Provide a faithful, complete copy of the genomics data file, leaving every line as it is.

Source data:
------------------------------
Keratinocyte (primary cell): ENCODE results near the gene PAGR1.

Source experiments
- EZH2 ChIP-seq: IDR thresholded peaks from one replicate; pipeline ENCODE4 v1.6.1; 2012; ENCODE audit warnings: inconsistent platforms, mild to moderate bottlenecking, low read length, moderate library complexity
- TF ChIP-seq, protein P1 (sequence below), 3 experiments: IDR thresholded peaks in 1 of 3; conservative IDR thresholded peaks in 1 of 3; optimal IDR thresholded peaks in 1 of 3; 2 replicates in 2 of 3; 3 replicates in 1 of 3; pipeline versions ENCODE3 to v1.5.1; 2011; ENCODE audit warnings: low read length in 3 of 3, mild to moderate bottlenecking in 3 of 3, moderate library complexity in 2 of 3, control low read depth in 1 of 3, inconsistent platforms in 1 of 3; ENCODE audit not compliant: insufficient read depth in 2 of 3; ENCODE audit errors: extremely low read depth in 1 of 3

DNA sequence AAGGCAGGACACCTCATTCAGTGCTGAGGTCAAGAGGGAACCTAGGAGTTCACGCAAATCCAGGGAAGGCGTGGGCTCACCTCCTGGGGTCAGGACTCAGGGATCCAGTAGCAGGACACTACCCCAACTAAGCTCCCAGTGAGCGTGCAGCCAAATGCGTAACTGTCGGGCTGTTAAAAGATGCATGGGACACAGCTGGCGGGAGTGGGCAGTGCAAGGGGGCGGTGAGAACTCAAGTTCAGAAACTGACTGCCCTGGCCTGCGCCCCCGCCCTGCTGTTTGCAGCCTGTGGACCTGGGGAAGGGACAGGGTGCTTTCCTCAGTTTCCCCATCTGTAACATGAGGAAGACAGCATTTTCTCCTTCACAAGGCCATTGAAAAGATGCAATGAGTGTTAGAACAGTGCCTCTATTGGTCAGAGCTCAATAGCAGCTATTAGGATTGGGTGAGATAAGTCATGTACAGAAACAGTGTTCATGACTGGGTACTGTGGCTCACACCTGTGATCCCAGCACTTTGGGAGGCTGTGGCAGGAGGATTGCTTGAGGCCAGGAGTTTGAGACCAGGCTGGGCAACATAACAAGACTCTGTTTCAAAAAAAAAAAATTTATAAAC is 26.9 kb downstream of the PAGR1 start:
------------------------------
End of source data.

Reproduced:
Keratinocyte (primary cell): ENCODE results near the gene PAGR1.

Source experiments
- EZH2 ChIP-seq: IDR thresholded peaks from one replicate; pipeline ENCODE4 v1.6.1; 2012; ENCODE audit warnings: inconsistent platforms, mild to moderate bottlenecking, low read length, moderate library complexity
- TF ChIP-seq, protein P1 (sequence below), 3 experiments: IDR thresholded peaks in 1 of 3; conservative IDR thresholded peaks in 1 of 3; optimal IDR thresholded peaks in 1 of 3; 2 replicates in 2 of 3; 3 replicates in 1 of 3; pipeline versions ENCODE3 to v1.5.1; 2011; ENCODE audit warnings: low read length in 3 of 3, mild to moderate bottlenecking in 3 of 3, moderate library complexity in 2 of 3, control low read depth in 1 of 3, inconsistent platforms in 1 of 3; ENCODE audit not compliant: insufficient read depth in 2 of 3; ENCODE audit errors: extremely low read depth in 1 of 3

DNA sequence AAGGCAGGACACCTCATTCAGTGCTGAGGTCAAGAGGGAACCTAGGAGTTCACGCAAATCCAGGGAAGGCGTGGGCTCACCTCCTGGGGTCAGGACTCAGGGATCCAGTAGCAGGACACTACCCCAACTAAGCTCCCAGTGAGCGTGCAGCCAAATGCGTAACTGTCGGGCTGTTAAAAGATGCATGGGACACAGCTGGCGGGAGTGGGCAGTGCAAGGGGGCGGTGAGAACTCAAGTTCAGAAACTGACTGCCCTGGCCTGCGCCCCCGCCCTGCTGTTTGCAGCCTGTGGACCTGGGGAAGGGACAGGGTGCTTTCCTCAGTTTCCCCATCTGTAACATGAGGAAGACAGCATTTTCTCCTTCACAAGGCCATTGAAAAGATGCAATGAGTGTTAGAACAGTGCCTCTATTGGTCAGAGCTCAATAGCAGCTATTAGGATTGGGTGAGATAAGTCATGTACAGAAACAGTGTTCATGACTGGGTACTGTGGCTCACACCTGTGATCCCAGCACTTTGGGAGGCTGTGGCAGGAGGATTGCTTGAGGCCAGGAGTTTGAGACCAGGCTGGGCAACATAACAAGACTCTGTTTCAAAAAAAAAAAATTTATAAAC is 26.9 kb downstream of the PAGR1 start: